Please use this identifier to cite or link to this item:
|Title:||Osseous metaplasia of the uterus: an interesting presenting complaint and case of secondary infertility: case report.||Austin Authors:||Rudd, Ignatius;Pujari, Reshma||Affiliation:||Emergency Department, Mercy Hospital for Women.
|Issue Date:||May-2023||Date:||2023||Publication information:||Annals of Medicine and Surgery (2012)||Abstract:||Little is known about the rare condition, osseous metaplasia of the uterus, with few cases described worldwide. It is a non-neoplastic transformation in which endometrial stroma is replaced with a mix of bone and cartilage. Occurring commonly after pregnancy, it is thought that the persistence of foetal embryonic remnants contributes to this change. If untreated, osseous metaplasia of the uterus can have a major impact on a woman's fertility. The authors present a case of a woman with the feeling of a foreign body in the vagina and a long-standing history of secondary infertility of unknown cause. She was found to have osseous metaplasia of the uterus with spontaneous expulsion of the bony fragments from the uterus into the cervical canal, creating the sensation of foreign body in the vagina. She was treated with hysteroscopic resection. Fertility returned 3 months post procedure. This case provides a valuable reminder that osseous metaplasia can have a varied clinical presentation and requires a careful history and examination. This case reinforces the importance of a thorough diagnostic assessment in the woman presenting with foreign body in the vagina/cervix and /orsecondary infertility. This rare but important diagnosis can have a lasting impact on a woman's reproductive health if left untreated.||URI:||https://ahro.austin.org.au/austinjspui/handle/1/32974||DOI:||10.1097/MS9.0000000000000583||ORCID:||Journal:||Annals of Medicine and Surgery||Start page:||2138||End page:||2140||PubMed URL:||37229080||Type:||Journal Article||Subjects:||osseous metaplasia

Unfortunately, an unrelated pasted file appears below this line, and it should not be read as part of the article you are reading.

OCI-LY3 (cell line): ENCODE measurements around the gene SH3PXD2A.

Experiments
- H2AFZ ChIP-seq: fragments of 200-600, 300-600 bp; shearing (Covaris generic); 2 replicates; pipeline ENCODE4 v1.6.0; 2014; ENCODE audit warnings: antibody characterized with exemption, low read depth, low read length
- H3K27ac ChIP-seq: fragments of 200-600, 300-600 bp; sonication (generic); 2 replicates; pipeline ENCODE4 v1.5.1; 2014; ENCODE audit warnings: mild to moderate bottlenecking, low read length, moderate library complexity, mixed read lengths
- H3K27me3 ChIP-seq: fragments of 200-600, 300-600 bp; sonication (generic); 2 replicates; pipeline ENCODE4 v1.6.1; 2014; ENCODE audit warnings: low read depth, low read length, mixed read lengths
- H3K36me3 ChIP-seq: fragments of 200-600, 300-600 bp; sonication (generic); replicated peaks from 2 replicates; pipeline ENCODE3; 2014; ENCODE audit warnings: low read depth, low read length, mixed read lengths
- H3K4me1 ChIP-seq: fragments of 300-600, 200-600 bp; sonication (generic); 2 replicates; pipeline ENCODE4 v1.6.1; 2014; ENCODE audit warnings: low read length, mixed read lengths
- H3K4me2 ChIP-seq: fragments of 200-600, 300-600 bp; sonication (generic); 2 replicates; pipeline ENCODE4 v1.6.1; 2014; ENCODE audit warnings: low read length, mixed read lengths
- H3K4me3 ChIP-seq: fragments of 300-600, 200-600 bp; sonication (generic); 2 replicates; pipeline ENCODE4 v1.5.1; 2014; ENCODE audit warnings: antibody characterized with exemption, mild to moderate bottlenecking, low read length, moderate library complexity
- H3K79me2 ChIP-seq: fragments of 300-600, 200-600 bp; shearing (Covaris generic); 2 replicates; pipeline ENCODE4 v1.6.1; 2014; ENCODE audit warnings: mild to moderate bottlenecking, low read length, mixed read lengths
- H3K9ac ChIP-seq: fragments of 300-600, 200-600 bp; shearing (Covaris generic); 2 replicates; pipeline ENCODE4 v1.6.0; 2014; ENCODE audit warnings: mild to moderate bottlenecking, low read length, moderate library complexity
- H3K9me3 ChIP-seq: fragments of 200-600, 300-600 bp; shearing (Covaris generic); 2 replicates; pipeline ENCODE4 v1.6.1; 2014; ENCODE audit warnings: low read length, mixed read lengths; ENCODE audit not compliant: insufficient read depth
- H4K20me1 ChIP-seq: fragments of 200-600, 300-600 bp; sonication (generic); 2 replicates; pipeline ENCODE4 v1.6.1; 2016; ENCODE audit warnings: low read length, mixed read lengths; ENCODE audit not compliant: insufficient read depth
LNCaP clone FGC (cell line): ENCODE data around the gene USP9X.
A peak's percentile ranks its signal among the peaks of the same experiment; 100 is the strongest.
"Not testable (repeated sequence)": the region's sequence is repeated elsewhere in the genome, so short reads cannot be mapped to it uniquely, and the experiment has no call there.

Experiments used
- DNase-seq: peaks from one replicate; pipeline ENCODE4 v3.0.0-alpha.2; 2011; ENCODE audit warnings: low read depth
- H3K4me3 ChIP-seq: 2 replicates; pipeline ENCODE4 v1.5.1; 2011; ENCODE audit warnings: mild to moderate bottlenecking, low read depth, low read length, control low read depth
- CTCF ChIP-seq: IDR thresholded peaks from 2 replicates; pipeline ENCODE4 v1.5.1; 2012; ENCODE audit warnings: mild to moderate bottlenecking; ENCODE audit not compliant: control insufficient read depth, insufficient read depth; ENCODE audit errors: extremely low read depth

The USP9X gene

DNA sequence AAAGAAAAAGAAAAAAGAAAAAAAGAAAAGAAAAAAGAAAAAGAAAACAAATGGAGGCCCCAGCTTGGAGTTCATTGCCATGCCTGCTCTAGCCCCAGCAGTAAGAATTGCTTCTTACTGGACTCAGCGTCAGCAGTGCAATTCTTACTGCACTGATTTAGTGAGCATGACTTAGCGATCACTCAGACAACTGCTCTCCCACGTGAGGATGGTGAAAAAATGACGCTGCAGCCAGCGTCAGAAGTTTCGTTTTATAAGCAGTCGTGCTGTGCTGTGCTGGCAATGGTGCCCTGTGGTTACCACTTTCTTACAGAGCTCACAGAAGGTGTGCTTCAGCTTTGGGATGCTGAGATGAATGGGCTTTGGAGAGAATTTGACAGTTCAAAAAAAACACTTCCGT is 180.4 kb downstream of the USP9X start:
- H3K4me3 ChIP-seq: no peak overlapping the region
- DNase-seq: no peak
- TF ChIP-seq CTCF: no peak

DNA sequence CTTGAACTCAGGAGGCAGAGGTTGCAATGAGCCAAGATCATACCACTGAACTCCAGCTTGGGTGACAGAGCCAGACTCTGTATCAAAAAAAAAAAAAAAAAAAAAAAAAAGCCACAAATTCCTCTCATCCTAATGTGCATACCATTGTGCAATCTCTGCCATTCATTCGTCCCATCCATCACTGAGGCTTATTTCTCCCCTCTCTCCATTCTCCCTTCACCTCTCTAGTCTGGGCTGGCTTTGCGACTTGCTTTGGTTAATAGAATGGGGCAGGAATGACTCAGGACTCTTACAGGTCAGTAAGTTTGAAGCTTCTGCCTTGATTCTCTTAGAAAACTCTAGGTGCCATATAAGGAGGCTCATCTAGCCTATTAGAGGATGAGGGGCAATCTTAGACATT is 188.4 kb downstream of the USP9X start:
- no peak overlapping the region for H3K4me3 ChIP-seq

|Appears in Collections:||Journal articles|
Show full item record
checked on Nov 29, 2023
Items in AHRO are protected by copyright, with all rights reserved, unless otherwise indicated.